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  • AFD - Thailand

    Report Out Of Thailand

    # 2189

    There is nothing confirmed here, but this story has appeared in at least 2 major newspapers (Thaindian News, The Nation) overnight. Reports state that either 4 or 5 people are in isolation with `bird flu-like symptoms' in Phichit.

    It should also be noted that just a few days ago Phichit Medical authorities reported the heaviest Dengue outbreak in six years, and the Governor has declared 12 districts a disaster area.

    Thailand has not reported a confirmed human infection from the H5N1 virus since the summer of 2006.

    A Hat tip to Treyfish on Flutrackers for this story, and Carol@SC of the Wiki for the Dengue update.

    Whether H5N1, or Dengue, or something else entirely - we probably won't know what these 5 people are suffering from before the end of the week.

    Local authorities appear to be taking this seriously, so this is certainly something to watch.

    5 in birdflu scare

    By The Nation
    Published on July 30, 2008

    Five people admitted to Sam Ngam Hospital in Phichit with bird flulike symptoms have all had mysterious deaths of poultry near their homes.

    Provincial health chief Prajak Wattanakul and a disease conrol team went to the hospital yesterday afternoon to visit the five, who were kept in isolation.

    They were Krisada Thiangyu, six, Nadda Thiangyu, 10, and Taptim Phromsri, 62, from Tambon Noen Por; Wanna Tolamlam, 70, from Tambon Nong Son, and an unnamed fiveyearold boy.

    The five reportedly touched dead fowl with their bare hands and a few days later developed fevers, coughing, exhaustion and breathing problems. Lab tests on blood samples should yield results in one or two days.

    Officials were dispatched to watch out for the disease.
    posted by FLA_MEDIC @ 8:44 AM

  • #2
    Re: AFD - Thailand

    Bangkok Post: Bird Flu Suspect Dies

    # 2343

    Thailand hasn't reported a human infection from the H5N1 virus in 2 years, the last one occurring in late September of 2006. After a rocky start in 2004-2005, Thailand has moved very aggressively to contain and eradicate the virus.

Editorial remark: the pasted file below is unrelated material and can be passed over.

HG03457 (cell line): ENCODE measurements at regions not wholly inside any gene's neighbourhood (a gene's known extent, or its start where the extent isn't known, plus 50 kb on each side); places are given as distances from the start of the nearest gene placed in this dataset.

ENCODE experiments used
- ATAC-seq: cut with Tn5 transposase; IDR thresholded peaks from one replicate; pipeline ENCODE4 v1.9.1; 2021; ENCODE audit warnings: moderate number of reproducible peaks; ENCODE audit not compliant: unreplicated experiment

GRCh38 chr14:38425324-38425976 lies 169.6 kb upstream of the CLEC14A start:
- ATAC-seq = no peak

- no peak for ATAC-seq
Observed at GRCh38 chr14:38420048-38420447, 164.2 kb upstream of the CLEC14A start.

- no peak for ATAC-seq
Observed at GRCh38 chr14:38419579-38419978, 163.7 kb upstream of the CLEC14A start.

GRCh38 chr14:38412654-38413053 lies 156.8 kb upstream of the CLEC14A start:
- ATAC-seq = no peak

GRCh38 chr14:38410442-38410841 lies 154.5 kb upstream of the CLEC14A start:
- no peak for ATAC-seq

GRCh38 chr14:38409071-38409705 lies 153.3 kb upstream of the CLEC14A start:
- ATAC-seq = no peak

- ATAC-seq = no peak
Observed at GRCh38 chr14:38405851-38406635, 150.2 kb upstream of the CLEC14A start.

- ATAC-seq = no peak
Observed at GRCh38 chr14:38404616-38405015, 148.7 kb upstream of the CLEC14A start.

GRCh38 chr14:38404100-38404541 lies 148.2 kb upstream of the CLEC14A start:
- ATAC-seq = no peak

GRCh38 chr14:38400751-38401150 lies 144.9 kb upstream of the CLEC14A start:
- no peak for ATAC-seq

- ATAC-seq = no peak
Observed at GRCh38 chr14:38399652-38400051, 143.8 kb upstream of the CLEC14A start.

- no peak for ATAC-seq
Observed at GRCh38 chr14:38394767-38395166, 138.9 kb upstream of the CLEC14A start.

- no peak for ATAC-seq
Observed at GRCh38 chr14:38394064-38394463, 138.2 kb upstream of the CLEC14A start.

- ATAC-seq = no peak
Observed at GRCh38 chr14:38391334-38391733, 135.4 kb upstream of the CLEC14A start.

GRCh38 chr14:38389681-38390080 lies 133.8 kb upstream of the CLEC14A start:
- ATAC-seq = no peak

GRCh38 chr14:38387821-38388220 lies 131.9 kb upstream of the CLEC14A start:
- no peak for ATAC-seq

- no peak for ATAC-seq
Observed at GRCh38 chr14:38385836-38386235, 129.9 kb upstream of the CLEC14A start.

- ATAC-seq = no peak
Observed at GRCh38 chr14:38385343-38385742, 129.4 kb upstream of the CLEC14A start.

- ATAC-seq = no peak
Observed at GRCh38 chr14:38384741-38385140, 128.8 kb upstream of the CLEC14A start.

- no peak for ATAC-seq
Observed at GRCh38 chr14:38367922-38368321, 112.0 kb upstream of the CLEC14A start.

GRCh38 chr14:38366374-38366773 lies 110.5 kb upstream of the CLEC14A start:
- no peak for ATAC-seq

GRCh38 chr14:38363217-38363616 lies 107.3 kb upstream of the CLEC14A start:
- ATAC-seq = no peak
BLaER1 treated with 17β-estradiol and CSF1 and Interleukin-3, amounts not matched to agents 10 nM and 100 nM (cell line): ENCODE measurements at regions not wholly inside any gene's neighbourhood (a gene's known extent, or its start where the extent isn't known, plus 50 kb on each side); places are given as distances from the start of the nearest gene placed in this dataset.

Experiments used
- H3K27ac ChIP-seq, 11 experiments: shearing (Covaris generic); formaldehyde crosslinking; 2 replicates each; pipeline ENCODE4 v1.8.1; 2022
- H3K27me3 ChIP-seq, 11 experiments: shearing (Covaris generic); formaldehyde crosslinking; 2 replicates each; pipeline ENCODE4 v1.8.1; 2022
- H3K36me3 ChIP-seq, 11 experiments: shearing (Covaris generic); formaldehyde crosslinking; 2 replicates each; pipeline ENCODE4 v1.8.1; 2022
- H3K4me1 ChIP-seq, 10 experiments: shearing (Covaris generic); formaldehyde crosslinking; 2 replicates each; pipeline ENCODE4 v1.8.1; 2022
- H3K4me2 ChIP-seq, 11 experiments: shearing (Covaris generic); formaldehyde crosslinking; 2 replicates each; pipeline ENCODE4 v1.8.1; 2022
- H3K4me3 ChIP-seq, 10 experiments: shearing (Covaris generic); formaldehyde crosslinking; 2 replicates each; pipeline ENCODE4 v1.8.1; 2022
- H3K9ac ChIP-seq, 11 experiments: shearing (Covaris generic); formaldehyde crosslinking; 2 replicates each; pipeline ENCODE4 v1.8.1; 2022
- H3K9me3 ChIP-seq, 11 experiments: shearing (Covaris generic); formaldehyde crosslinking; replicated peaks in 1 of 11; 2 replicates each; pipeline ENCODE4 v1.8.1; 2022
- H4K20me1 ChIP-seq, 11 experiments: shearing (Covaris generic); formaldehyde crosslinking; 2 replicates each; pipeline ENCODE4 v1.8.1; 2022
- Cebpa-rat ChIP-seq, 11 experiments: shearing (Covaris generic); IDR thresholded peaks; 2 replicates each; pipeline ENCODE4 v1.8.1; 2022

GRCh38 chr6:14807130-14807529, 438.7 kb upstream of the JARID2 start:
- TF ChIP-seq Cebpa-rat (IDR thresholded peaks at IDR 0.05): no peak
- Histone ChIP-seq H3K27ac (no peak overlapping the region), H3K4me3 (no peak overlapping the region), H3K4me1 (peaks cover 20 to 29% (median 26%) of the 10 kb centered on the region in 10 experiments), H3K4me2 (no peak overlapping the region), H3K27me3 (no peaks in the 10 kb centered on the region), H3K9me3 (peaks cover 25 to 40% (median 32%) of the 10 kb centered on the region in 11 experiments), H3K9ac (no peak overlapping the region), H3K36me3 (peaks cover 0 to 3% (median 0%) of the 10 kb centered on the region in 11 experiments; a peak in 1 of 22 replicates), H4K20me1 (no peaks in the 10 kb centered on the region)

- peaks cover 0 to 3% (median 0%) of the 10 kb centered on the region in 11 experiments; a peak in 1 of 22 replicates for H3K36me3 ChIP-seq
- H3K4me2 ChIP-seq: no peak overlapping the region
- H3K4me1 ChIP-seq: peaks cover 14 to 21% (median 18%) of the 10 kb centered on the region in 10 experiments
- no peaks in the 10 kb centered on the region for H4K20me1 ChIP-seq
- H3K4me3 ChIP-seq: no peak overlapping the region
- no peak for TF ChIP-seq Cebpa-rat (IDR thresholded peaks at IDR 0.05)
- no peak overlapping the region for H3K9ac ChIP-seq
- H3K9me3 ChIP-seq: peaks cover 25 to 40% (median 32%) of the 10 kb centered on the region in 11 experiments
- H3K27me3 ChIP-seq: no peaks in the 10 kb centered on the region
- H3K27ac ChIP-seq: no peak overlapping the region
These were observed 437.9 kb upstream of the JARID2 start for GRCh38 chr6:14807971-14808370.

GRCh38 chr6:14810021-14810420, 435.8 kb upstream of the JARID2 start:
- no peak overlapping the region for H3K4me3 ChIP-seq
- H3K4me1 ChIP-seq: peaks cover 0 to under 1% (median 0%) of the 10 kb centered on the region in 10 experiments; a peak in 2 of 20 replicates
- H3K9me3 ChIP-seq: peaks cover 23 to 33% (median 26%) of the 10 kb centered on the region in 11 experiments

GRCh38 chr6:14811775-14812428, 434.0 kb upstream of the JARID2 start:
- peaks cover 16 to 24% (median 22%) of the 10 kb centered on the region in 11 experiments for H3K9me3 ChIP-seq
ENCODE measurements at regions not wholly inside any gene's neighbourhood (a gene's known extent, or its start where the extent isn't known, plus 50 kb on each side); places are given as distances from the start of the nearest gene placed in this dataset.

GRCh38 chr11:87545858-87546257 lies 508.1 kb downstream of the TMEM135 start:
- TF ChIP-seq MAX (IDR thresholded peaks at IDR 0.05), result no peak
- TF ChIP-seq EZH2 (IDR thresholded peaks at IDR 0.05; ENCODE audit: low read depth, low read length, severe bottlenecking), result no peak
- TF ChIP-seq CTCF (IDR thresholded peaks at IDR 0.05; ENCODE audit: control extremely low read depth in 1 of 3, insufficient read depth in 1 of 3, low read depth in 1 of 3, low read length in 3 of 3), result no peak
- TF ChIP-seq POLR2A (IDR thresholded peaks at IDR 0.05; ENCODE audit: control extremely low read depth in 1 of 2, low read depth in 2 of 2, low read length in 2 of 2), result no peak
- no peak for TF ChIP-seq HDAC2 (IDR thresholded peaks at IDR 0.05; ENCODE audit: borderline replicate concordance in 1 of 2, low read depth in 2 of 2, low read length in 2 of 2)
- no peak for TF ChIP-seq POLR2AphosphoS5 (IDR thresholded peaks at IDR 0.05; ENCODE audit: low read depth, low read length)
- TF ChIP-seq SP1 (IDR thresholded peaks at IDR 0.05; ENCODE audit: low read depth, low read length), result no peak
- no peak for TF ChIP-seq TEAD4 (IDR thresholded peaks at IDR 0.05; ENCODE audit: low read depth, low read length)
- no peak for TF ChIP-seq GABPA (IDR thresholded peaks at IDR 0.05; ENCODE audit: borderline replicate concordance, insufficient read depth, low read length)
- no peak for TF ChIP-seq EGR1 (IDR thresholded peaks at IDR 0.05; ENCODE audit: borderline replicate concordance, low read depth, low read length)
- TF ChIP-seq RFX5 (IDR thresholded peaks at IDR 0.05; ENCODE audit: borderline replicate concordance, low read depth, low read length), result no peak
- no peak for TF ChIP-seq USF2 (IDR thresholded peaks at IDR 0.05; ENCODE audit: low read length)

Today the Bangkok Post is reporting on a suspected case - a fatality - although at this juncture, it isn't entirely clear if this is really a case of human H5N1 infection.

    Suspected bird flu victim dies
    Wednesday October 01, 2008


    PHICHIT : A worker on a free-range duck farm died from bird flu-like symptoms in Pho Prathap Chang district yesterday, and health authorities put his 12-year-old son under close observation for signs of infection with the virus.

    Manee Mankhetkit, 48, was taken to the provincial hospital on Monday after he developed a high fever, suffered from a cough, sore throat, chest pains and breathing difficulties.

    The man was treated in an isolated intensive care ward because he had come into contact with fowls. He was a hired hand at a duck farm which has more than 1,600 birds. Doctors pronounced him dead due to kidney and heart failure.

    His 12-year-old son Sakda, who worked alongside his father, was taken to Phichit hospital yesterday. He too was put in an isolation ward for observation, and no visitors were allowed to see him.

    Livestock officials have collected samples from the free-range ducks, which have being dying in big numbers over the past week, for testing for the bird flu virus.

    Public health permanent-secretary Prat Boonyawongwirot said lab tests were being made on samples collected from the dead man's body to see whether he was infected with the deadly H5N1 virus as believed.

    The results were expected to be released today.

    Dr Prat said leptospirosis could also not be ruled out as a possible cause of death as the area was affected by floods.

    There were reports of poultry, particularly free-range ducks, dying en masse in the district during the past week.